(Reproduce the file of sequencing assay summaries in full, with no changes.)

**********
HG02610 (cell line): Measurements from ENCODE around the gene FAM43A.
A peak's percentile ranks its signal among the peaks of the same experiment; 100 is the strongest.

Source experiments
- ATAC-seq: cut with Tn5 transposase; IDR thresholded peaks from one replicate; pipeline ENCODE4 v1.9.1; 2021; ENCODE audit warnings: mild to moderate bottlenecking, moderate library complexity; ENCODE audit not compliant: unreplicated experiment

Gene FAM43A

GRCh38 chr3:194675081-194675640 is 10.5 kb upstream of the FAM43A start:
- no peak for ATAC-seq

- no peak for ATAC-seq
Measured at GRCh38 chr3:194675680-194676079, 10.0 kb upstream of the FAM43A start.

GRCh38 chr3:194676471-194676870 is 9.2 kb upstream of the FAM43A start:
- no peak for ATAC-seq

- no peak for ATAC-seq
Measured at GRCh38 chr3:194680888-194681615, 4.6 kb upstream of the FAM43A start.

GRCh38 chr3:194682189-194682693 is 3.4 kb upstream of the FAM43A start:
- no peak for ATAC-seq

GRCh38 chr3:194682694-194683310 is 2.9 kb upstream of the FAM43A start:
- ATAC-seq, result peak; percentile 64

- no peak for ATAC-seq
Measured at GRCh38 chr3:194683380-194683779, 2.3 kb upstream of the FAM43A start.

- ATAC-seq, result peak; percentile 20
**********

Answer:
HG02610 (cell line): Measurements from ENCODE around the gene FAM43A.
A peak's percentile ranks its signal among the peaks of the same experiment; 100 is the strongest.

Source experiments
- ATAC-seq: cut with Tn5 transposase; IDR thresholded peaks from one replicate; pipeline ENCODE4 v1.9.1; 2021; ENCODE audit warnings: mild to moderate bottlenecking, moderate library complexity; ENCODE audit not compliant: unreplicated experiment

Gene FAM43A

GRCh38 chr3:194675081-194675640 is 10.5 kb upstream of the FAM43A start:
- no peak for ATAC-seq

- no peak for ATAC-seq
Measured at GRCh38 chr3:194675680-194676079, 10.0 kb upstream of the FAM43A start.

GRCh38 chr3:194676471-194676870 is 9.2 kb upstream of the FAM43A start:
- no peak for ATAC-seq

- no peak for ATAC-seq
Measured at GRCh38 chr3:194680888-194681615, 4.6 kb upstream of the FAM43A start.

GRCh38 chr3:194682189-194682693 is 3.4 kb upstream of the FAM43A start:
- no peak for ATAC-seq

GRCh38 chr3:194682694-194683310 is 2.9 kb upstream of the FAM43A start:
- ATAC-seq, result peak; percentile 64

- no peak for ATAC-seq
Measured at GRCh38 chr3:194683380-194683779, 2.3 kb upstream of the FAM43A start.

- ATAC-seq, result peak; percentile 20